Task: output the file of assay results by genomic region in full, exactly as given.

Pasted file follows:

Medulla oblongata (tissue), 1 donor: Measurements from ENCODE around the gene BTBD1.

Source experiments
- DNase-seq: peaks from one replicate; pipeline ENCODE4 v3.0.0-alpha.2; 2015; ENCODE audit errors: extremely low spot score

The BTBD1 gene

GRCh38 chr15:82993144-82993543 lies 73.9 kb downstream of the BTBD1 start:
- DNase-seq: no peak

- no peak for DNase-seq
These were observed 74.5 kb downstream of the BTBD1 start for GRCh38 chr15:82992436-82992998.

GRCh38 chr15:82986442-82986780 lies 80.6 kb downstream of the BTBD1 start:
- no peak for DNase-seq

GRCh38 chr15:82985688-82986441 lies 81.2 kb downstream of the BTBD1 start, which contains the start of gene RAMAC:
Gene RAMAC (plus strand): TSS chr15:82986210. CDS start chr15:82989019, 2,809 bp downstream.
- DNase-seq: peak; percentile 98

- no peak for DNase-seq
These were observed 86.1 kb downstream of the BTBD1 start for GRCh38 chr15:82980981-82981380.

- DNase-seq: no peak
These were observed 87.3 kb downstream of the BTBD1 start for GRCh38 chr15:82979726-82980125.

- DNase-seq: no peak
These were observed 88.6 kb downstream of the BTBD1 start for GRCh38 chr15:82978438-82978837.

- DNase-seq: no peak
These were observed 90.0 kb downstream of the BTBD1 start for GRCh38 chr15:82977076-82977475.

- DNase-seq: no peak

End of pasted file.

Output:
Medulla oblongata (tissue), 1 donor: Measurements from ENCODE around the gene BTBD1.

Source experiments
- DNase-seq: peaks from one replicate; pipeline ENCODE4 v3.0.0-alpha.2; 2015; ENCODE audit errors: extremely low spot score

The BTBD1 gene

GRCh38 chr15:82993144-82993543 lies 73.9 kb downstream of the BTBD1 start:
- DNase-seq: no peak

- no peak for DNase-seq
These were observed 74.5 kb downstream of the BTBD1 start for GRCh38 chr15:82992436-82992998.

GRCh38 chr15:82986442-82986780 lies 80.6 kb downstream of the BTBD1 start:
- no peak for DNase-seq

GRCh38 chr15:82985688-82986441 lies 81.2 kb downstream of the BTBD1 start, which contains the start of gene RAMAC:
Gene RAMAC (plus strand): TSS chr15:82986210. CDS start chr15:82989019, 2,809 bp downstream.
- DNase-seq: peak; percentile 98

- no peak for DNase-seq
These were observed 86.1 kb downstream of the BTBD1 start for GRCh38 chr15:82980981-82981380.

- DNase-seq: no peak
These were observed 87.3 kb downstream of the BTBD1 start for GRCh38 chr15:82979726-82980125.

- DNase-seq: no peak
These were observed 88.6 kb downstream of the BTBD1 start for GRCh38 chr15:82978438-82978837.

- DNase-seq: no peak
These were observed 90.0 kb downstream of the BTBD1 start for GRCh38 chr15:82977076-82977475.

- DNase-seq: no peak